CSA Information for Farmers | Project Green Leaf

CSA Information for Farmers

Children at farmAdvantages

A CSA arrangement can be a valuable part of your farm operation. This method of direct marketing provides:

  • Capital at a time when it is needed most
  • Shared risks among members and farmer
  • A guaranteed market for a portion of what you plant, before you plant it
  • A set price
  • Reduced labor costs with member involvement
  • A vital link to consumers and community

Like other direct marketing methods, CSA arrangements provide farmers an opportunity to sell their product locally and have direct contact with customers.


Operating a CSA arrangement presents certain challenges to many farmers. There are several things to consider before starting a CSA arrangement:

  • Management skills
  • People and public relations skills
  • The size of membership in relation to production capacity
  • What to grow, how much to grow and when to harvest
  • Time needed for picking and packing shares
  • Method and place of distribution
  • Coordinating workdays and volunteer labor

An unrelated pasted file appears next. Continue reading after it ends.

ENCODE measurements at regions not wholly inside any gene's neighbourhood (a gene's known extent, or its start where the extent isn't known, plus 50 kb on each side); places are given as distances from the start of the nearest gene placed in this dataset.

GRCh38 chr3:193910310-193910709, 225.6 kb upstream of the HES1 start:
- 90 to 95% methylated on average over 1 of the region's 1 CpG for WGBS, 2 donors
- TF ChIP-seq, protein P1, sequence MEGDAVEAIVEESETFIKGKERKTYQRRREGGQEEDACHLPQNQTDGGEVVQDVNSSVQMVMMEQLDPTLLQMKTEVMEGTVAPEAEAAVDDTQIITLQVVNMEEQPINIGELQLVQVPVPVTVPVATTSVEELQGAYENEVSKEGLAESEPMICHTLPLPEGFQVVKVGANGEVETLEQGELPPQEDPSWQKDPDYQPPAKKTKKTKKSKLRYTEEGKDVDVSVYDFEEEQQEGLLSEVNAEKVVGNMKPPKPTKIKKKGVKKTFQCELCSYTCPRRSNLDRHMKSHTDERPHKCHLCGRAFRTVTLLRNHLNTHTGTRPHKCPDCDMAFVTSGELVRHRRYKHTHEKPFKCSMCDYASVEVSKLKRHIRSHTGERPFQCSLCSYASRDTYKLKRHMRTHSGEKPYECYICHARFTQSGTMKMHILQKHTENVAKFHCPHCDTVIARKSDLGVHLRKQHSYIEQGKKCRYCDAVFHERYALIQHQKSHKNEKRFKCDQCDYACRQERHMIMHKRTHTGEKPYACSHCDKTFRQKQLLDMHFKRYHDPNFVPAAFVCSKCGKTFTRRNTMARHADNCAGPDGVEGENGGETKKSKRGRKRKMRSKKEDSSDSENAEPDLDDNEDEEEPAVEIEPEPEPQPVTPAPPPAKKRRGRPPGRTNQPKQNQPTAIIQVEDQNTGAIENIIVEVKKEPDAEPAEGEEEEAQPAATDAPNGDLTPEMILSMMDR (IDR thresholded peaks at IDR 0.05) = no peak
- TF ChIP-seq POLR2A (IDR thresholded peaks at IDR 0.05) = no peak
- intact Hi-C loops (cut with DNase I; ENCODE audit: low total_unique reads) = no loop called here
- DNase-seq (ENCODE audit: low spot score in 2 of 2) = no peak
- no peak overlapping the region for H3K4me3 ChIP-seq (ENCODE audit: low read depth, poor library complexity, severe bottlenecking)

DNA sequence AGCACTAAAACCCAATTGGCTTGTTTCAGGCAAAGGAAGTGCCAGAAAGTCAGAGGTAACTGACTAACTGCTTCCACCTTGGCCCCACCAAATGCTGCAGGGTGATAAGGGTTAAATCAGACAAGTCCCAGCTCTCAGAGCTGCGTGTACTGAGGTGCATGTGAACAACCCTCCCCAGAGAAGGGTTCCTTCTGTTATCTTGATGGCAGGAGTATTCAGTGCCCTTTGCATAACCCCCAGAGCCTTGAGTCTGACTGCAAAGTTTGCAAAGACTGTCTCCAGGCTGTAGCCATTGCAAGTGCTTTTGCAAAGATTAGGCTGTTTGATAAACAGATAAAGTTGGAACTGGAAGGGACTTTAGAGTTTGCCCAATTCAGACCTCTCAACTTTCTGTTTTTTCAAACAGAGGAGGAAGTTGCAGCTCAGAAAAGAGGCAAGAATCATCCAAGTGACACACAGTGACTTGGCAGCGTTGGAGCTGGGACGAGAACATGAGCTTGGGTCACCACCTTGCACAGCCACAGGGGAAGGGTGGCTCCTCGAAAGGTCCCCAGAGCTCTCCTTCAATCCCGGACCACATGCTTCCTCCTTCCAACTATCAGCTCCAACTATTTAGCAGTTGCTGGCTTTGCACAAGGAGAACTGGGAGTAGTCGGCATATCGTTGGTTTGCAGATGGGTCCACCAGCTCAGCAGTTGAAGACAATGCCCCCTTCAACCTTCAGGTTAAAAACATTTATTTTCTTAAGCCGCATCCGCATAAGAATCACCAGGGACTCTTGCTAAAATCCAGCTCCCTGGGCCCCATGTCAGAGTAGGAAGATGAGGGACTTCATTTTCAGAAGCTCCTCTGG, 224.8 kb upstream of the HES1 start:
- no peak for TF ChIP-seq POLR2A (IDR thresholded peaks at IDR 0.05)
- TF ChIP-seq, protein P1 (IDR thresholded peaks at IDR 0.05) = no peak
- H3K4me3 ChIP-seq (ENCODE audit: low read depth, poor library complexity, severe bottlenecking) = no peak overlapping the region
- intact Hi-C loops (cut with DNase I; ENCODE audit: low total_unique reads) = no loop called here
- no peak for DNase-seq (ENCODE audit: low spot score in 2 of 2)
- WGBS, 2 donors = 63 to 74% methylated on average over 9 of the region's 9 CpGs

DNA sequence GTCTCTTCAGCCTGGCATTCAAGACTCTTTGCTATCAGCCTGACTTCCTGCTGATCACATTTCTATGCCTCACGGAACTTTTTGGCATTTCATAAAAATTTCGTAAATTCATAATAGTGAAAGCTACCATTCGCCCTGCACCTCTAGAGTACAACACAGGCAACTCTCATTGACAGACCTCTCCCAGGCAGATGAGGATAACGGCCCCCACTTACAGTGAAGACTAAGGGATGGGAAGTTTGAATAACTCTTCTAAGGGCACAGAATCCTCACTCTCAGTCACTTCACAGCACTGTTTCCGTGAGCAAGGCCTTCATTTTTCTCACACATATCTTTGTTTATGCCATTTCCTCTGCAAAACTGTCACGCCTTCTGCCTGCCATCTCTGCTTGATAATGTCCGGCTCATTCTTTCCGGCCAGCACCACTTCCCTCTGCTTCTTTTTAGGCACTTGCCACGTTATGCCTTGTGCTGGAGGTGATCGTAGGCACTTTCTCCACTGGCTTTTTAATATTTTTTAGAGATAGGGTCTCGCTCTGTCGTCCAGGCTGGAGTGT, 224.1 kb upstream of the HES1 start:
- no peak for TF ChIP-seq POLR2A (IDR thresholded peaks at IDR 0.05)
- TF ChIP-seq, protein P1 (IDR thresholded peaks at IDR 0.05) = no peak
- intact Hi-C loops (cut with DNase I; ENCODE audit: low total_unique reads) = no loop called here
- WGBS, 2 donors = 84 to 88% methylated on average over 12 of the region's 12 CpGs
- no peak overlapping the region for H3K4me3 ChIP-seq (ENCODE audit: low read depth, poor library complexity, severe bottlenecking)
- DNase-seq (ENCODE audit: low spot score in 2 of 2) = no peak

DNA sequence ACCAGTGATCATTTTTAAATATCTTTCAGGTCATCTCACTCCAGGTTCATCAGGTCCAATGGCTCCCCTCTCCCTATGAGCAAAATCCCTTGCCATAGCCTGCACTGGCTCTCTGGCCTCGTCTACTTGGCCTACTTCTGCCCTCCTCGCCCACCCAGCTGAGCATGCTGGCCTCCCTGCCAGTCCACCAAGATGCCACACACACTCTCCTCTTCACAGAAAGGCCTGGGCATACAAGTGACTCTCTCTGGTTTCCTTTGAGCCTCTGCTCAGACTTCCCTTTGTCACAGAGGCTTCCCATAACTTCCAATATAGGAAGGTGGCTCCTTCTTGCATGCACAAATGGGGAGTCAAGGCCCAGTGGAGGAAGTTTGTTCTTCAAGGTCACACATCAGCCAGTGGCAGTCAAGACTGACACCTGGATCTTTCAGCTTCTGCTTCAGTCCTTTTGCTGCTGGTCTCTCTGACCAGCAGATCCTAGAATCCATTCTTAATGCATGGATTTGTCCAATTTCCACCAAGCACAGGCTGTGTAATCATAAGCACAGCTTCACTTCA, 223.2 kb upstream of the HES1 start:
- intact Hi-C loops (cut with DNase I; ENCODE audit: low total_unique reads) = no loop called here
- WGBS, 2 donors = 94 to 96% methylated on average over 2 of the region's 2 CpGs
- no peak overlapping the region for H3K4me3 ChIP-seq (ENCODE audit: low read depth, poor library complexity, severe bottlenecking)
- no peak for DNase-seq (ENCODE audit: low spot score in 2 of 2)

• Writing a weekly newsletter

Starting a CSA

Find out if there is a demand or interest in your area for a CSA arrangement. Talk with people in the community or conduct informal surveys to determine their interests. If the interest is there, then the next step is getting the word out. Develop a brochure or flyer describing your CSA arrangement and offer details about your particular operation. Provide a list of products you plan to plant throughout the growing season. Advertise in local newspapers or distribute brochures or flyers at local health food stores, community centers, farmers markets, etc. Emphasize to consumers that CSA arrangements:

  • Build community
  • Link consumers to their food providers
  • Encourage social responsibility towards stewarding the earth
  • Provide a source for fresh, local farm products
  • Support local farms and farmers

Maintain a close connection with your members throughout the season. Encourage feedback from them to help you plan for the following year. You may consider publishing a monthly newsletter containing farm news, recipes, or tips on canning and preserving. Consider having a farm work-day, an open house, or pot luck dinner at your farm.

An excellent resource for those farmers interested in starting a CSA arrangement is the book, Sharing the Harvest: A Guide to Community Supported Agriculture by Elizabeth Henderson with Robin Van En.

For more information about how to start a CSA arrangement or information about potential members, contact Project Green Leaf at: s_andrea@uncg.edu